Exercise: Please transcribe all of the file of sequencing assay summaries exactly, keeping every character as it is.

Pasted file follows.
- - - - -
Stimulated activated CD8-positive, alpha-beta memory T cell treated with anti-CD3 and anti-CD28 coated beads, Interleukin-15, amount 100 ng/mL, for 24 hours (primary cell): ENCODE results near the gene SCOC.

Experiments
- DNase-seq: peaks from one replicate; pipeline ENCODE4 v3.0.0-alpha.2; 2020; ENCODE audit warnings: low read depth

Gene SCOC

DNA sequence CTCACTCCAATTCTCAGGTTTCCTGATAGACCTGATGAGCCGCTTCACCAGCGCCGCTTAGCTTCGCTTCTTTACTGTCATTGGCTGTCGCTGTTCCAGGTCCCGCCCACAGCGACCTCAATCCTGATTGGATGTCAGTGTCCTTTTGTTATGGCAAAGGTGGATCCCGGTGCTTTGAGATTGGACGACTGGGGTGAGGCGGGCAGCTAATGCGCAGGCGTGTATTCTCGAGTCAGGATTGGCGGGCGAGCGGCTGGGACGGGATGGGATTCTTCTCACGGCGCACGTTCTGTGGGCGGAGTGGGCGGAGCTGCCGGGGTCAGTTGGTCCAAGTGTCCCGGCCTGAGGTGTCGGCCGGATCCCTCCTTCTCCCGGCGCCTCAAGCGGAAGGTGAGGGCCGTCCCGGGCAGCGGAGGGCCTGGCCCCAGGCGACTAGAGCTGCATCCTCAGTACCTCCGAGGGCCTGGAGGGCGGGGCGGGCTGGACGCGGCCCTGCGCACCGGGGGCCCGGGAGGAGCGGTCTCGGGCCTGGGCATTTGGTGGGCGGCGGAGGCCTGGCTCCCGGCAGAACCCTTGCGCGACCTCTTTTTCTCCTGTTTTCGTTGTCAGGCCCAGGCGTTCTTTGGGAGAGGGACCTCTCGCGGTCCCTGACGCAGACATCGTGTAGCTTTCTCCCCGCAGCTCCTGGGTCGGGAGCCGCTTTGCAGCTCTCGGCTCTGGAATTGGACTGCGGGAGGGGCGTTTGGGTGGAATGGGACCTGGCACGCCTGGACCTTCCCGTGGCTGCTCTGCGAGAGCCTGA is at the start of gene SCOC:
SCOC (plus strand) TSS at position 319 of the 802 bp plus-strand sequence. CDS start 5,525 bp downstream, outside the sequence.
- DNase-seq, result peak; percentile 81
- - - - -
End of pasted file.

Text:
Stimulated activated CD8-positive, alpha-beta memory T cell treated with anti-CD3 and anti-CD28 coated beads, Interleukin-15, amount 100 ng/mL, for 24 hours (primary cell): ENCODE results near the gene SCOC.

Experiments
- DNase-seq: peaks from one replicate; pipeline ENCODE4 v3.0.0-alpha.2; 2020; ENCODE audit warnings: low read depth

Gene SCOC

DNA sequence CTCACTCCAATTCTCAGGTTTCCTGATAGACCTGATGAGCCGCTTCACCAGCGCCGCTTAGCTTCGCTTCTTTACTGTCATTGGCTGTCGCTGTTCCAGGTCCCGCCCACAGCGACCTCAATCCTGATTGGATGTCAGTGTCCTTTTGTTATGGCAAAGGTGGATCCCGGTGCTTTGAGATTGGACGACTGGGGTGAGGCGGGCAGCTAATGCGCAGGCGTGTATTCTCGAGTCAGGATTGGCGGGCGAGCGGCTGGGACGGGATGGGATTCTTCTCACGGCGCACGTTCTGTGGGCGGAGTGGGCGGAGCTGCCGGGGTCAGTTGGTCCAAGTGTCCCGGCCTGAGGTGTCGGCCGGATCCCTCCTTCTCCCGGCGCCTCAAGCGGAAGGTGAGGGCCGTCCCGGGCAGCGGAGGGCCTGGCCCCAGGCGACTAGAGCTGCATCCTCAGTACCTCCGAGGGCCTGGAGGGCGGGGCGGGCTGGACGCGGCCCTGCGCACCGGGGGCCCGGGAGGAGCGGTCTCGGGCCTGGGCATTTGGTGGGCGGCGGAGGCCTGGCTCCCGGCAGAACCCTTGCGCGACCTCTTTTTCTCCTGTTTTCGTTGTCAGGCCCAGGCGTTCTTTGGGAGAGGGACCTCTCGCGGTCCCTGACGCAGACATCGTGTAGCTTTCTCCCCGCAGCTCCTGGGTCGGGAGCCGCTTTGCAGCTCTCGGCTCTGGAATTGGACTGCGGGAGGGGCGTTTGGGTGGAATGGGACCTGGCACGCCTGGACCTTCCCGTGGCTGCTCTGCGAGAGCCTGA is at the start of gene SCOC:
SCOC (plus strand) TSS at position 319 of the 802 bp plus-strand sequence. CDS start 5,525 bp downstream, outside the sequence.
- DNase-seq, result peak; percentile 81